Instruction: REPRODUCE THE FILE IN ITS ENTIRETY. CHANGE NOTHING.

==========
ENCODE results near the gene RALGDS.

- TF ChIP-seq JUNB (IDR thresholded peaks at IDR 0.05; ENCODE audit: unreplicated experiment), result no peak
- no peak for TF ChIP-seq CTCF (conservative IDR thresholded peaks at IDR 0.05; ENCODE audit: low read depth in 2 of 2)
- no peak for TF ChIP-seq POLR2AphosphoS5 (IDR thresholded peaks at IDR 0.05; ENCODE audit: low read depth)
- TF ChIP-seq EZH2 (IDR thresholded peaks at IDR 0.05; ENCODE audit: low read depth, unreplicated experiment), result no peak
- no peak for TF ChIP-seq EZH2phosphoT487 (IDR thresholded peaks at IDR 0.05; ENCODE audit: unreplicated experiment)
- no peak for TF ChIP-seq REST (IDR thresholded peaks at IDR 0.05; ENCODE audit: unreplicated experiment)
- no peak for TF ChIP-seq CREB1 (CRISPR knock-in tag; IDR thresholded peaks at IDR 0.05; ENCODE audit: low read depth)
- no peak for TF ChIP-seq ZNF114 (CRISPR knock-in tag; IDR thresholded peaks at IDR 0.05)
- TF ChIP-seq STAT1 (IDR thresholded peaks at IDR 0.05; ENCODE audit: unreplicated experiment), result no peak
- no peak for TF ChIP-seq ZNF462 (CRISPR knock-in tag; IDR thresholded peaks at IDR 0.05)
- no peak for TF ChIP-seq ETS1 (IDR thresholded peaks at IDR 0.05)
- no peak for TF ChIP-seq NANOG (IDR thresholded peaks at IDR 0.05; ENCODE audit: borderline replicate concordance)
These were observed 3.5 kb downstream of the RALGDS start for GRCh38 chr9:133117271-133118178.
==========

ENCODE results near the gene RALGDS.

- TF ChIP-seq JUNB (IDR thresholded peaks at IDR 0.05; ENCODE audit: unreplicated experiment), result no peak
- no peak for TF ChIP-seq CTCF (conservative IDR thresholded peaks at IDR 0.05; ENCODE audit: low read depth in 2 of 2)
- no peak for TF ChIP-seq POLR2AphosphoS5 (IDR thresholded peaks at IDR 0.05; ENCODE audit: low read depth)
- TF ChIP-seq EZH2 (IDR thresholded peaks at IDR 0.05; ENCODE audit: low read depth, unreplicated experiment), result no peak
- no peak for TF ChIP-seq EZH2phosphoT487 (IDR thresholded peaks at IDR 0.05; ENCODE audit: unreplicated experiment)
- no peak for TF ChIP-seq REST (IDR thresholded peaks at IDR 0.05; ENCODE audit: unreplicated experiment)
- no peak for TF ChIP-seq CREB1 (CRISPR knock-in tag; IDR thresholded peaks at IDR 0.05; ENCODE audit: low read depth)
- no peak for TF ChIP-seq ZNF114 (CRISPR knock-in tag; IDR thresholded peaks at IDR 0.05)
- TF ChIP-seq STAT1 (IDR thresholded peaks at IDR 0.05; ENCODE audit: unreplicated experiment), result no peak
- no peak for TF ChIP-seq ZNF462 (CRISPR knock-in tag; IDR thresholded peaks at IDR 0.05)
- no peak for TF ChIP-seq ETS1 (IDR thresholded peaks at IDR 0.05)
- no peak for TF ChIP-seq NANOG (IDR thresholded peaks at IDR 0.05; ENCODE audit: borderline replicate concordance)
These were observed 3.5 kb downstream of the RALGDS start for GRCh38 chr9:133117271-133118178.